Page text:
• A Special POA for the specific transaction is normally required in order to satisfy the title company insuring the transaction.
  • If a General POA is pre-approved by STA for the transaction, we must collect and keep the ORIGINAL POA to be recorded at the courthouse. The original will be returned to you after recording at the courthouse, which may take a few weeks.
  • Please be sure that STA has contact information for the person who will sign for you and be sure that person will attend closing. Also, it is wise to give STA and the person signing for you a phone and fax number to reach you during closing for any last minute issues.
  • If you are the seller, be sure your agent or the person signing for you has the keys, garage door openers, any money due from you, etc., to deliver at closing.
  • If you are the purchaser, be sure you make arrangements to have your purchase money delivered to STA at or before closing.
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How long will settlement last?

Our settlements typically last about one hour.

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How do we get our proceeds?

Once we have verified that all necessary title documents have been recorded, proceeds can be mailed or picked up in check form. We do not issue certified checks. If the payee wishes to have the funds immediately available, we recommend a wire transfer. (STA does not charge to send wires.)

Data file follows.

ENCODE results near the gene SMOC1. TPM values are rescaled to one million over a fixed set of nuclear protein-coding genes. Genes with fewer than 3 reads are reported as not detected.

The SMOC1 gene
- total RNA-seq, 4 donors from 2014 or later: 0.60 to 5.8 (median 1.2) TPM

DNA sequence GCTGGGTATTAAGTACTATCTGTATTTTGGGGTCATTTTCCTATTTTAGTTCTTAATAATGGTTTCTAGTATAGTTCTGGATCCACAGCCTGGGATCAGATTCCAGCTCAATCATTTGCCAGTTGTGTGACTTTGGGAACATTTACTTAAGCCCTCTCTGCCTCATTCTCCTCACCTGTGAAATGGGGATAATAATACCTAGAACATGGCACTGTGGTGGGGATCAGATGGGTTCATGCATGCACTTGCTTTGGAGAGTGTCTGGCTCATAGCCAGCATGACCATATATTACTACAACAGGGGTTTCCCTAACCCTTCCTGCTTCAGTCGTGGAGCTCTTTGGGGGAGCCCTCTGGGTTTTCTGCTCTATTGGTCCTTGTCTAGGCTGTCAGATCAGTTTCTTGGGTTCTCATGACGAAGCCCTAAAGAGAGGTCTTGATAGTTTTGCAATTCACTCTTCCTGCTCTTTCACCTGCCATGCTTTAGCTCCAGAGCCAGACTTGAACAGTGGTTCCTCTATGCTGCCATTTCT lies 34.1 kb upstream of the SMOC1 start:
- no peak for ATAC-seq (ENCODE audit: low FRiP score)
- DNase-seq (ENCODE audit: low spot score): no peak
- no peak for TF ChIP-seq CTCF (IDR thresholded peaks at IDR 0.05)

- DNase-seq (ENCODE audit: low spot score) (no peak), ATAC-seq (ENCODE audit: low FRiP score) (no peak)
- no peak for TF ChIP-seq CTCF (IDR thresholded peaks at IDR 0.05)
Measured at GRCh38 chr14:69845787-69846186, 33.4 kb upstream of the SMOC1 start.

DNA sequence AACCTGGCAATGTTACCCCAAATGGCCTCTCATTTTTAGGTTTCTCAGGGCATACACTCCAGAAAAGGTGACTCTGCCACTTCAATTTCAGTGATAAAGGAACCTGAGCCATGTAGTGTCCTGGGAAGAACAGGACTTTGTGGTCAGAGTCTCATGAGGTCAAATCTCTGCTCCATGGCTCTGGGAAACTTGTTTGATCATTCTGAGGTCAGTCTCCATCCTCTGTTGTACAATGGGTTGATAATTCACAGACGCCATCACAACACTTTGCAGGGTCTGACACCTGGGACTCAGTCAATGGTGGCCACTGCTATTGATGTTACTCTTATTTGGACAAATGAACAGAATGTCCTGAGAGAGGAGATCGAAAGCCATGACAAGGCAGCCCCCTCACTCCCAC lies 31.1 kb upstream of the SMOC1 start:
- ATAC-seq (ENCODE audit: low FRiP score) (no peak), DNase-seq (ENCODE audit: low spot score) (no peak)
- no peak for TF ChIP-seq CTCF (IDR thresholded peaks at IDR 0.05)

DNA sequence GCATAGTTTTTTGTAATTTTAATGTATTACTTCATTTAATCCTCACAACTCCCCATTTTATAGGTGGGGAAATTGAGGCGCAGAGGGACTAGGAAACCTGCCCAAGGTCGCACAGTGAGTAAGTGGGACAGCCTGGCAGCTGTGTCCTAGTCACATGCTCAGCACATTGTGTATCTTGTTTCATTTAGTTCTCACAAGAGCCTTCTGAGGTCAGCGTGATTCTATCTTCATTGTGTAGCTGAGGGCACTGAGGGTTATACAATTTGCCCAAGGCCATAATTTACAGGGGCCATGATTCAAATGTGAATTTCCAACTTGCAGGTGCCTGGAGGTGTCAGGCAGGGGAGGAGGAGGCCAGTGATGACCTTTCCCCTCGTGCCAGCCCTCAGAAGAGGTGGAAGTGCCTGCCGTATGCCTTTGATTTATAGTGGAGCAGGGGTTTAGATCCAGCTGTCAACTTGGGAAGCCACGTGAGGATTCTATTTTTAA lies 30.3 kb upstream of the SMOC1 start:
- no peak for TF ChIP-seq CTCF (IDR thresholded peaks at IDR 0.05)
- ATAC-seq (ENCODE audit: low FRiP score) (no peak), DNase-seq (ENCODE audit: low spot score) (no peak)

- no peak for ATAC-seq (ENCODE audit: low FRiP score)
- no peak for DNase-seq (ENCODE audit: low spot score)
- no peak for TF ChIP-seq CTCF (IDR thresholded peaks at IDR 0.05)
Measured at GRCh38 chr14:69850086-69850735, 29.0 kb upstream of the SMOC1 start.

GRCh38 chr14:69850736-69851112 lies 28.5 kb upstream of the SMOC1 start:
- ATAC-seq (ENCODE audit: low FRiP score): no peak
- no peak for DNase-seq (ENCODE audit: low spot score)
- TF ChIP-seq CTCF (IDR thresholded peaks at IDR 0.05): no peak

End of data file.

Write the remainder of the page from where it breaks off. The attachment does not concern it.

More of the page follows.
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Can you wire my proceeds to my bank, money market or stock account? If so, what do you need?

If STA is given written wire instructions, we will wire funds to your account for no additional fee; we cannot accept verbal wire instructions. Normally your funds will be wired to your bank within two business days after your closing. Please note that many banks do not actually credit your account with these funds until the day after the bank receives the wire. If we are to wire directly into a regular bank checking account, your wire information is normally shown on the face of your checks. If we are to wire to a brokerage or similar account, the wire instructions are more detailed and should be supplied by your brokerage firm. Normally, such institutions will fax their wire information with your account name and account number directly to STA, upon your request.